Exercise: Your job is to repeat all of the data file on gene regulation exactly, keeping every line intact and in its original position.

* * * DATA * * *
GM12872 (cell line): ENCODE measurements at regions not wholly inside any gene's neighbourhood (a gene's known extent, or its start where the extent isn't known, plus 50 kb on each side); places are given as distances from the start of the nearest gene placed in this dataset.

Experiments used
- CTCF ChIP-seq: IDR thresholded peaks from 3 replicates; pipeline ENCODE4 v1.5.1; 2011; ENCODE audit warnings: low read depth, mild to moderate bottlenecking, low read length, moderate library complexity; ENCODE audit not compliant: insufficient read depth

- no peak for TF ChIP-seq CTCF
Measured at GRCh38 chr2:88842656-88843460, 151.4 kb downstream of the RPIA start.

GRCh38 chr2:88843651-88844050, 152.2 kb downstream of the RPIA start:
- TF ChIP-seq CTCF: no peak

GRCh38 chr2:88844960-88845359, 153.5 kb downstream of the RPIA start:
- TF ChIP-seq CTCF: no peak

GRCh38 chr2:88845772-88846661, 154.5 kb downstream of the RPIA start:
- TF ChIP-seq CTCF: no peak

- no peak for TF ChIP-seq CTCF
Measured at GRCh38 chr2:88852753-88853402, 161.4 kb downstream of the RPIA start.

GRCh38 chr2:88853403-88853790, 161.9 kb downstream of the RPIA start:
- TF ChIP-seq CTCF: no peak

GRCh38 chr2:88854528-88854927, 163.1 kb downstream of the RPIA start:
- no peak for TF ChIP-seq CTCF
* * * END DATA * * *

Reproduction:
GM12872 (cell line): ENCODE measurements at regions not wholly inside any gene's neighbourhood (a gene's known extent, or its start where the extent isn't known, plus 50 kb on each side); places are given as distances from the start of the nearest gene placed in this dataset.

Experiments used
- CTCF ChIP-seq: IDR thresholded peaks from 3 replicates; pipeline ENCODE4 v1.5.1; 2011; ENCODE audit warnings: low read depth, mild to moderate bottlenecking, low read length, moderate library complexity; ENCODE audit not compliant: insufficient read depth

- no peak for TF ChIP-seq CTCF
Measured at GRCh38 chr2:88842656-88843460, 151.4 kb downstream of the RPIA start.

GRCh38 chr2:88843651-88844050, 152.2 kb downstream of the RPIA start:
- TF ChIP-seq CTCF: no peak

GRCh38 chr2:88844960-88845359, 153.5 kb downstream of the RPIA start:
- TF ChIP-seq CTCF: no peak

GRCh38 chr2:88845772-88846661, 154.5 kb downstream of the RPIA start:
- TF ChIP-seq CTCF: no peak

- no peak for TF ChIP-seq CTCF
Measured at GRCh38 chr2:88852753-88853402, 161.4 kb downstream of the RPIA start.

GRCh38 chr2:88853403-88853790, 161.9 kb downstream of the RPIA start:
- TF ChIP-seq CTCF: no peak

GRCh38 chr2:88854528-88854927, 163.1 kb downstream of the RPIA start:
- no peak for TF ChIP-seq CTCF